the second best barbarian is out of print

February 27th, 2014 by paul

imaro_cover_paintingCharles Saunders' Imaro might be the best sword-and-sorcery successor to Robert E Howard's Conan the Barbarian. In my opinion, Imaro beats C. L. Moore's Jirel of Joiry by a hair and Gardner F Fox's Kothar the Barbarian by a mile. (Kothar's pretty hacky but, I admit, I love it anyway.)

Imaro is a black hero in a vast fantasy Africa. The African plains setting gives Imaro plenty of room to flex his muscles, and plenty of beasts to overpower, sorcerers to kill, and ruins to plumb. Compared to this setting, fantasy Europe seems claustrophobic, but I guess there are more literary agents in fantasy Europe: Imaro is out of print. After its debut in the 70s, there wasn't a reprint of the original Imaro stories until 2006. Now those are out of print as well. Look how expensive Imaro books are on Amazon: even used copies are $40 to $100. The cheapest way to get the first book is actually the $21 audiobook.

I have the 2006 reprints of books 1 and 2, and I thought that was all the Imaro there was. I just learned that Charles Saunders is still publishing Imaro books on Lulu. Maybe the best living sword-and-sorcery novelist doesn't have a major book contract (??). And at $20 each, those Lulu books look damn cheap compared to the Amazon prices. The biggest barrier to entry for a new reader is finding a copy of Books 1 and 2.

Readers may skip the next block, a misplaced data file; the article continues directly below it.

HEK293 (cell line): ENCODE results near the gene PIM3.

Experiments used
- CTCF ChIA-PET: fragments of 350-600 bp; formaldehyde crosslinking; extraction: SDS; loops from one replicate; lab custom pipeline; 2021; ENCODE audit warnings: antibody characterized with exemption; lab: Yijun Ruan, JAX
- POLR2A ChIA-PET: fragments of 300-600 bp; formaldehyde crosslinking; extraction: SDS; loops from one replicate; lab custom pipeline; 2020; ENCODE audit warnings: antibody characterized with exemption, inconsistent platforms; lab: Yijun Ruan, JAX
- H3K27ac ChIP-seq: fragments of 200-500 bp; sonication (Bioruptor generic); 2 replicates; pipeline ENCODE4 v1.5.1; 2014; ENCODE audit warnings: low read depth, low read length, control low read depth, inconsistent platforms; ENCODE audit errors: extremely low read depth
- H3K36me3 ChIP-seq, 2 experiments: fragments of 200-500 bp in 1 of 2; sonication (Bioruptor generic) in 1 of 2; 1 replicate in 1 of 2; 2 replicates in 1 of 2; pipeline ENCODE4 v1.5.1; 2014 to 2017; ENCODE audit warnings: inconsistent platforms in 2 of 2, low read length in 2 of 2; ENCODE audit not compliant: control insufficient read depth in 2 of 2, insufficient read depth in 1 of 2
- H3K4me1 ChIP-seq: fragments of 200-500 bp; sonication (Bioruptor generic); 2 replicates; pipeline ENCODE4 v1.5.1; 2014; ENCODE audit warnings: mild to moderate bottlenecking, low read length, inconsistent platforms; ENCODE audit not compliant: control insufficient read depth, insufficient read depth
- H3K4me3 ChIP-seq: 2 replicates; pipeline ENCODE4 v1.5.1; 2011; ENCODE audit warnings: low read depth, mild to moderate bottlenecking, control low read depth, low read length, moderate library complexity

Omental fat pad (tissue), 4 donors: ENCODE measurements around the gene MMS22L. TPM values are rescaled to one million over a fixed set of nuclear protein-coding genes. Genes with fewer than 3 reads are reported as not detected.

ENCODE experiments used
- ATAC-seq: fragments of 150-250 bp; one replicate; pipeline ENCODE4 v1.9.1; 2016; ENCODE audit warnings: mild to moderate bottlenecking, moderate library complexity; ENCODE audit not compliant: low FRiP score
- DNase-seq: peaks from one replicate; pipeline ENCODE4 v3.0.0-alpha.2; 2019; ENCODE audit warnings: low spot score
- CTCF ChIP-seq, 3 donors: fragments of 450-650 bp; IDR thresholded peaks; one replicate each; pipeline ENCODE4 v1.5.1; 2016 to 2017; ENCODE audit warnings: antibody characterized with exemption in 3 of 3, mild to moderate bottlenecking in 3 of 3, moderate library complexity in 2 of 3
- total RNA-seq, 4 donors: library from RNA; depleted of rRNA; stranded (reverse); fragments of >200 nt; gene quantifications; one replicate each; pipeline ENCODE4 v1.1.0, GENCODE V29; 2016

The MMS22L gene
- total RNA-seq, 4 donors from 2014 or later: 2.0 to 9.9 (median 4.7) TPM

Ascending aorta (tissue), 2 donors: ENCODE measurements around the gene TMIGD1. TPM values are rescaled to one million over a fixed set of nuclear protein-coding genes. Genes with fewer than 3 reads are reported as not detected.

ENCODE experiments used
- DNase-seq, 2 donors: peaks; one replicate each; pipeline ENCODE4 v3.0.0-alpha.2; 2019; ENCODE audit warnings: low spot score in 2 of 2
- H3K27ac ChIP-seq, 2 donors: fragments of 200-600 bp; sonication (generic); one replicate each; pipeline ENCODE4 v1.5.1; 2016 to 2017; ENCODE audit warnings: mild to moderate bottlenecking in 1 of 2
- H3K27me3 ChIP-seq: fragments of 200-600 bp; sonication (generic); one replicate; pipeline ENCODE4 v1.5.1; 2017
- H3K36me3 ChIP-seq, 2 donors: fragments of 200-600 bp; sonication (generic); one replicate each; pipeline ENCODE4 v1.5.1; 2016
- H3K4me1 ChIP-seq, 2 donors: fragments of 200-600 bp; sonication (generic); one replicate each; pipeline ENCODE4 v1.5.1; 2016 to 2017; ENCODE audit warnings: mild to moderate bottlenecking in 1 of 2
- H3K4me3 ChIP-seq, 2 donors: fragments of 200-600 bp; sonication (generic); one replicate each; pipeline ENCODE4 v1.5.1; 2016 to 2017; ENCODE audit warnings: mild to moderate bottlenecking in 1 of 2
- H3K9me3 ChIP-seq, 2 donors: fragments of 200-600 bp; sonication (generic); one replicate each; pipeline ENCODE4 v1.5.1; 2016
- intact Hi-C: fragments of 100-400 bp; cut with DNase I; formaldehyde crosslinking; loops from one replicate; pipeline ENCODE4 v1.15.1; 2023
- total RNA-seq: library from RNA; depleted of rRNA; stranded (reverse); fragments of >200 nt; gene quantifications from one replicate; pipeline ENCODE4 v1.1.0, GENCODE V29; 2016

Here's my recommendation for the budget-conscious barbarian lover:

Buy the audiobook of Imaro for $21

Buy Imaro 2: The Quest for Kush audiobook for $14

Imaro 3: The Trail of Bohu on lulu for $20

Imaro 4: Dossouye on lulu for $20

Imaro 5: the Naama War on lulu for $20

19 Responses to “the second best barbarian is out of print”

  1. Mike Monaco says:

    I think Saunders gets overlooked because he is a little outside the “mainstream” of fantasy hacks. Not sure if it is the publishers (who assume the fantasy audience just wants more bad Tolkien & Howard imitators) or the readers (who really are as parochial and narrowly focused on pseudo-Medieval Europe as publishers think). Could it just be that the majority of fantasy fans, being white middle class guys, are turned off by Saunders’ setting?

    I think I first saw his work in an issue of Dragon, and he also wrote a (non-Imaro) story for the sequel to Niven’s “The magic goes away” that was one of the stronger stories.

  2. Thanks for the heads-up. Looks like it’ll be good inspiration for the Spears of the Dawn RPG.

    Time to hit the used book stores!

  3. paul paul says:

    @Anthony: yeah, imaro works well with spears of the dawn. It’s a good thing to read, or give to players who want to know what kinds of things are possible.

    @Mike: yeah, I agree about fantasy fans. It is a white group and I’ve seen vacant stares when african fantasy is mentioned. I feel like a couple more awesome books could blow the lid off it though: “oriental adventures” is reasonably popular because people have familiarity with the tropes. The good thing about a lot of fantasy fans is once they find something they like, they are eager for more similar stuff: I know that’s how I am, and that’s how we ended up with so much tolkeiny stuff in the first place.

  4. NUNYA says:

    IT AM ARE A CULTYOURAL THING BLOG OF HOLDING GUY — NOT A “WHITE GUY” THING. WHAT AM ARE YEW, A FUKKING RACIST??

    WHAT MYTHO-CULTYOURAL BACKGROUND IS MOST COMMON TO US IS AM ARE MOST POPLAR!!